Many of the animals in our care came to the Endangered Wolf Center bringing with
them inspiring stories of courage and determination, having overcome great obstacles. For their pups, the greatest chapters of their stories have yet to be scripted, the wild
awaiting their arrival with less than welcoming arms. Whether the role they will play in the survival of their species will be in the safety of our care or on the grand, dramatic stage of the last great wildernesses, you have an opportunity to play one of the most important roles in their future. You can help make a difference!
Our Vision and Mission:
Our vision is a world where endangered wolves and other wild canids exist and thrive in their native habitats, recognized and valued for their vital roles as leading members of a healthy ecosystem.
Our mission is to preserve and protect Mexican wolves, red wolves and other wild canid species, with purpose and passion, through carefully managed breeding, reintroduction and inspiring education programs.
Meet a few of our Pack Members:
Rogue was born at the Endangered Wolf Center on May 20, 2013. She is our “lucky 13,” also being the 1,300th Mexican wolf born into the recovery program since it was initiated in 1982 – a remarkable feat for a species that once had a breeding population of just seven individuals.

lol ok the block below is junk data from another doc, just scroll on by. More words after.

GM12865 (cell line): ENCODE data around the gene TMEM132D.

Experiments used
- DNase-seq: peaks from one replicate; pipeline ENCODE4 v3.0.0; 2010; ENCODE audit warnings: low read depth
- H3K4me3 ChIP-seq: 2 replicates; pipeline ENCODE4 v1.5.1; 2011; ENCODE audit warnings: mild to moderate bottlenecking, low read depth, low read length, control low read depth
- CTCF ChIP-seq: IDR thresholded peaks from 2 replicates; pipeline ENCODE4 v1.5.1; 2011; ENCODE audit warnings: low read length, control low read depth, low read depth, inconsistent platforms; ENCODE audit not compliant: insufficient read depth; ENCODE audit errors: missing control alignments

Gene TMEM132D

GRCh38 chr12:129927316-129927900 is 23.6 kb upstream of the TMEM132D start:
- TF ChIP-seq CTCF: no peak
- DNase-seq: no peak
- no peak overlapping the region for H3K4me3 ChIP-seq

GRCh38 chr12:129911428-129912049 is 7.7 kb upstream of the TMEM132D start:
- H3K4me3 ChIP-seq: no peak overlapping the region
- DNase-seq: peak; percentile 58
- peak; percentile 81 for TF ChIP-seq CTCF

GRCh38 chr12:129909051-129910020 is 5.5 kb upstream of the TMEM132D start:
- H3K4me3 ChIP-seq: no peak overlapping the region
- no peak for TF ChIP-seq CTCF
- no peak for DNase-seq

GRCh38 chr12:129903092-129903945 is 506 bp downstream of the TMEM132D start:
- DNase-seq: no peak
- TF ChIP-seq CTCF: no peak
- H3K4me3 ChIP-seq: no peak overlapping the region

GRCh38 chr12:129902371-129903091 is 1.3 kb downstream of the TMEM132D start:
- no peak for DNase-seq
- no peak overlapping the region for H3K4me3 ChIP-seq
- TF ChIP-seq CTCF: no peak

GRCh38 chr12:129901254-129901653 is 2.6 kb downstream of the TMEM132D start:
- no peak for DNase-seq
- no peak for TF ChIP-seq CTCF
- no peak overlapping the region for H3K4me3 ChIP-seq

Anna was the only surviving pup of the pairing of two legendary wolves. Santa Ana, her father, was one of the last pure Mexican wolves from the Ghost Ranch lineage. He was recovered after the species was declared extinct in the wild in 1980, making him the most genetically important animal of his species at the time. Anna was born on Earth Day, April 22, 2001. Despite her efforts as a new mother, Tanamara lost two of three pups from this litter – wisely, the decision was made to hand-rear the third pup, Anna. Because she had been hand-reared, Anna was not releasable in the wild. Still, her role in the wild is unmatched. She gave birth to 41 pups in four separate litters of record-breaking numbers. Several of her offspring now live in the wild. Others remain in our care at the Center as part of our Saving a Species breeding program.
Sibi hides scars from a tragic story no one knew of when she first arrived at the Endangered Wolf Center from a preserve in Mexico. That was until one day, when she started limping. X-rays found foreign particles in her wrist and all over her body. Sibi had been shot. The particles turned out to be buck shot, concentrated in two areas around her face and rear. While the thought of an endangered wolf being shot inside what should have been a protected area for her is upsetting, it’s also the harsh reality wild wolves live with every day. Sibi is a brave symbol of the struggles of this misunderstood animal, a keystone species essential to the future of the ecosystems that depend on them.
Learn more at www.endangeredwolfcenter.org